Recent readers propose allowing concealed weapons in schools, asserting that such policies best deter armed intruders. Accurate assessment? Consider the following. First, possession of a permit cannot guarantee that the holder can/will use that weapon safely. Permits are too easily acquired: the American Firearms Training website advertises an on-line course that qualifies a person for a permit in 14 states — in 90 minutes. As far as I could tell, no test of real-life shooting skill is required. This is significantly less rigorous than driver’s education.
Let’s say a teacher carries a concealed gun to LHS. I assume that weapon would be locked in a secure but accessible location. How long before a disturbed kid figures out where that gun is and how to get at it?
Advocates assert that school staff could respond more quickly than police, but who really knows how long it might take to pinpoint a shooter’s location —and who disseminates that information? Given the current lack of security, front office staff would be most vulnerable. How long would it take our teacher to grab a weapon while calming terrified kids? What if that teacher is also terrified and shaky? Accurate marksmanship at the range doesn’t cut it here.
The teacher might shoot at someone running down the hall. Might be the assailant, but might be another teacher or student. Research shows that reflexes, response time and judgment are compromised in life-threatening situations.
Weapons training recently offered to teachers simply cannot provide them with adequate skills needed to deal with an “active shooter.” Such policies impose unacceptable burdens on teachers.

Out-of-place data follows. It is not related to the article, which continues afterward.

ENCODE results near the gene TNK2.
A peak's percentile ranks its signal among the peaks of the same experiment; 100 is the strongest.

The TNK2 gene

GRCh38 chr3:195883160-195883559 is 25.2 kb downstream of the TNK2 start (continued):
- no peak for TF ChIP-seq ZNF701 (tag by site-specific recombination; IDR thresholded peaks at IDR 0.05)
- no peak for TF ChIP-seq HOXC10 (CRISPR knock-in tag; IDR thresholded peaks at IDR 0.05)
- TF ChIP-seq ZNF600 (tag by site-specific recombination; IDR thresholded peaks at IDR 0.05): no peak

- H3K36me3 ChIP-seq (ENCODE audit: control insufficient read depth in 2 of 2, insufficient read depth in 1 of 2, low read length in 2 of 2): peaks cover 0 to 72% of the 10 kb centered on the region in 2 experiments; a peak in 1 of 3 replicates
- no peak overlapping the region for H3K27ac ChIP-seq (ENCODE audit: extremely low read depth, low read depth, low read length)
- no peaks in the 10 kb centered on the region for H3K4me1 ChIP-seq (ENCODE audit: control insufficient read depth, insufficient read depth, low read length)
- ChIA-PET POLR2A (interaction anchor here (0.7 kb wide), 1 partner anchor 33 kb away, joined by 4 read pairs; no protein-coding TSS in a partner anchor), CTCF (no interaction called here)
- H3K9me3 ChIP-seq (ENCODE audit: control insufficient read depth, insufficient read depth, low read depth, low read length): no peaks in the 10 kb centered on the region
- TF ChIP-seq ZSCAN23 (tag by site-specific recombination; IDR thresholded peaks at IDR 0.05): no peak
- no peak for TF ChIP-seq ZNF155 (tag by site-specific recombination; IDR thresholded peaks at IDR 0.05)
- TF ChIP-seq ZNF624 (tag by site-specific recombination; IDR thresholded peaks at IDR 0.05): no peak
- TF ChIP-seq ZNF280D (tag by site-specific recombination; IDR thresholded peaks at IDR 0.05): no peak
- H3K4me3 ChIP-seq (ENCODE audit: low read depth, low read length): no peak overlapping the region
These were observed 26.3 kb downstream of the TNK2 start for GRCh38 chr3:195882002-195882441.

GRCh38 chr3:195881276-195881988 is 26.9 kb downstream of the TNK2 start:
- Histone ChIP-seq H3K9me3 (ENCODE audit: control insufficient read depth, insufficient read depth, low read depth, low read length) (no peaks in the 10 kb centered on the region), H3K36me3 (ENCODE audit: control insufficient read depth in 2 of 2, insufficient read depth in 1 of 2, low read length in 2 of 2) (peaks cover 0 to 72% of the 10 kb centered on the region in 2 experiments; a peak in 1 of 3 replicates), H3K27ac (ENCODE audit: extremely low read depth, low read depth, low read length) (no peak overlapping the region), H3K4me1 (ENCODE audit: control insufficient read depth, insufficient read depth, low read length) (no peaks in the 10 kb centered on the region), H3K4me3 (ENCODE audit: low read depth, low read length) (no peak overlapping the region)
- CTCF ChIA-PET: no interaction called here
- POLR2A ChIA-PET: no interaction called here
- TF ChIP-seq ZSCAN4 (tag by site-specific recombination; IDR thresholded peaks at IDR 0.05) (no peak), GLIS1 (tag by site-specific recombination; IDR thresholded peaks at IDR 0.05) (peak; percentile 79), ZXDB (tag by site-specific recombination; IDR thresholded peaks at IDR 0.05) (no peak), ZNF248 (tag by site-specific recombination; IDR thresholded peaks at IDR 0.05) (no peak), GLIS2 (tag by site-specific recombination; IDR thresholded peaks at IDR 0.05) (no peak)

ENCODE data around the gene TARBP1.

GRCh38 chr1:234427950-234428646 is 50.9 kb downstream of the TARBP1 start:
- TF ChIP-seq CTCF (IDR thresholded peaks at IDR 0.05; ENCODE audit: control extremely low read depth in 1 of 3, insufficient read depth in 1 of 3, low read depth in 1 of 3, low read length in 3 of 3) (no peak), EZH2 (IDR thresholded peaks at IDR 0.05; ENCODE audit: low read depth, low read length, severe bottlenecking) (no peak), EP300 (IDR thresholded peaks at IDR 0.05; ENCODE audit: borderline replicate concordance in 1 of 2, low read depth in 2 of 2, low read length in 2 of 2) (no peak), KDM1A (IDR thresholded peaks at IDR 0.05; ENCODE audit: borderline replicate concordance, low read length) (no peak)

Consider legal ramifications. The cost of insurance needed to protect our school district/staff from civil or criminal charges could be astronomical. Lawsuits could bankrupt the district.
If we respond to hypothetical violence with more violence, what are we teaching our kids? Remember “use your words, not your fists?” Let’s look first at preventative approaches. Add secure doors to open classrooms, retrofit entrances to provide real access control, install bullet-proof glass in first floor windows. Perhaps most importantly, we must give our teachers more tools and responsibility for recognizing kids at risk for violent behavior. Violent kids can become violent adults. These approaches are ultimately less expensive, teach our kids constructive problem-solving and increase school security without creating armed garrisons.
Rally on Capitol steps supports health care rights
To the Editor:
Have you heard about the Affordable Health Care for All Oregon Act? The act would cover all Oregon residents with no co-payments, deductibles or premiums and be funded by dedicated taxes, based on ability to pay. Advocates believe that universal health care will result in a healthier population, a more prosperous economy and a better business environment for the state.
On Monday, the first day of the 2013 legislative session, the 61-member organizations of the Health Care for All-Oregon coalition and 20 grassroots groups of local supporters from across the state will rally on the Capitol steps in Salem for health care as a human right.
According to HCAO leaders, the purpose of the rally is to demonstrate the breadth and depth of support for universal health care and for the Affordable Health Care for All Oregon Act, which has been reintroduced in this session by Rep. Michael Dembrow, D-Portland.
Hope to see you there.